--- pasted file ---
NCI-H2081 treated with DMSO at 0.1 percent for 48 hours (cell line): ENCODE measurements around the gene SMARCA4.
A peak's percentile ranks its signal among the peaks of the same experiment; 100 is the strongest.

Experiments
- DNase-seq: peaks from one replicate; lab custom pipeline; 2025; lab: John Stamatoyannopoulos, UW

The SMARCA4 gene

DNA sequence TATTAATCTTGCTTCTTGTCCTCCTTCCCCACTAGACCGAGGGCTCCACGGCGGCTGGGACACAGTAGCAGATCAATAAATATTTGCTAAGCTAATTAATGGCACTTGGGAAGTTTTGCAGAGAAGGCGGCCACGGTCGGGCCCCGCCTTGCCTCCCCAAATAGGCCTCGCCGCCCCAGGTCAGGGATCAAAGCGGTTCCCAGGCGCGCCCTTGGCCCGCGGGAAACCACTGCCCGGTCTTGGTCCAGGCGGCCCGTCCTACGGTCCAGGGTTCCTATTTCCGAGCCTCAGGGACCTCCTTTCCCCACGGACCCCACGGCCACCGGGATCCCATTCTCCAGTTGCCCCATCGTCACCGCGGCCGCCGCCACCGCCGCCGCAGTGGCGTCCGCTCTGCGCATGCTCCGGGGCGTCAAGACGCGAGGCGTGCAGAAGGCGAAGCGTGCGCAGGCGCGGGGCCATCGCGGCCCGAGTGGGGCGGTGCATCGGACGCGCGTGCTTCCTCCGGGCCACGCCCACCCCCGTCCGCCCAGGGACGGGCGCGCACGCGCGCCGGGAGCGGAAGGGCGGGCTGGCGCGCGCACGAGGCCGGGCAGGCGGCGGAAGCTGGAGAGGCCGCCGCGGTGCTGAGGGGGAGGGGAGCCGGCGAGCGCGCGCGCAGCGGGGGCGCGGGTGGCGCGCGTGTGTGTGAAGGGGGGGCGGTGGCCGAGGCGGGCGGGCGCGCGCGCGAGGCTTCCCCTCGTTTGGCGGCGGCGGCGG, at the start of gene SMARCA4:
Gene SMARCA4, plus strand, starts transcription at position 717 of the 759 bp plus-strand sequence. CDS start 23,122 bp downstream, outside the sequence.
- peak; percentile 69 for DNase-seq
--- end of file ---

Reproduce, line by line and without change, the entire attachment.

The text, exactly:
NCI-H2081 treated with DMSO at 0.1 percent for 48 hours (cell line): ENCODE measurements around the gene SMARCA4.
A peak's percentile ranks its signal among the peaks of the same experiment; 100 is the strongest.

Experiments
- DNase-seq: peaks from one replicate; lab custom pipeline; 2025; lab: John Stamatoyannopoulos, UW

The SMARCA4 gene

DNA sequence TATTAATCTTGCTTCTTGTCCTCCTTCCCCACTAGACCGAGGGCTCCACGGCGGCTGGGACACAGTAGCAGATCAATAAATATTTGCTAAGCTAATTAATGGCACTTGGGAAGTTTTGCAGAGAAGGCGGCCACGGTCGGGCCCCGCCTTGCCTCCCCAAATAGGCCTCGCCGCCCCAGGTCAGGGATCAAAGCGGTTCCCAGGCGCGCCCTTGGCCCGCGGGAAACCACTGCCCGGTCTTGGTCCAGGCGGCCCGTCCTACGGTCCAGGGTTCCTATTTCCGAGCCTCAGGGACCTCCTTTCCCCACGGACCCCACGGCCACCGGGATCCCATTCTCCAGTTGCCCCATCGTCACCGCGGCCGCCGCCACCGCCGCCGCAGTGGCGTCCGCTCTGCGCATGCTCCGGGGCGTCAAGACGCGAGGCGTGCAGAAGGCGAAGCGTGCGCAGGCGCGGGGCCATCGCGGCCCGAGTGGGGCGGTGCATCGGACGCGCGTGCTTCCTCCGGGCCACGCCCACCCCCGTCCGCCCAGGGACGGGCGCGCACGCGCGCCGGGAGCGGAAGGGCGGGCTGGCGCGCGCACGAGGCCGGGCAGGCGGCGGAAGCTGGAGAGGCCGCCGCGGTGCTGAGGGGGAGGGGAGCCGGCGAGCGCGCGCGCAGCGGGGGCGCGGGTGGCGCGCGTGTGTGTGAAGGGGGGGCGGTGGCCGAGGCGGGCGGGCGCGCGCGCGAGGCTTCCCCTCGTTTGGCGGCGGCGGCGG, at the start of gene SMARCA4:
Gene SMARCA4, plus strand, starts transcription at position 717 of the 759 bp plus-strand sequence. CDS start 23,122 bp downstream, outside the sequence.
- peak; percentile 69 for DNase-seq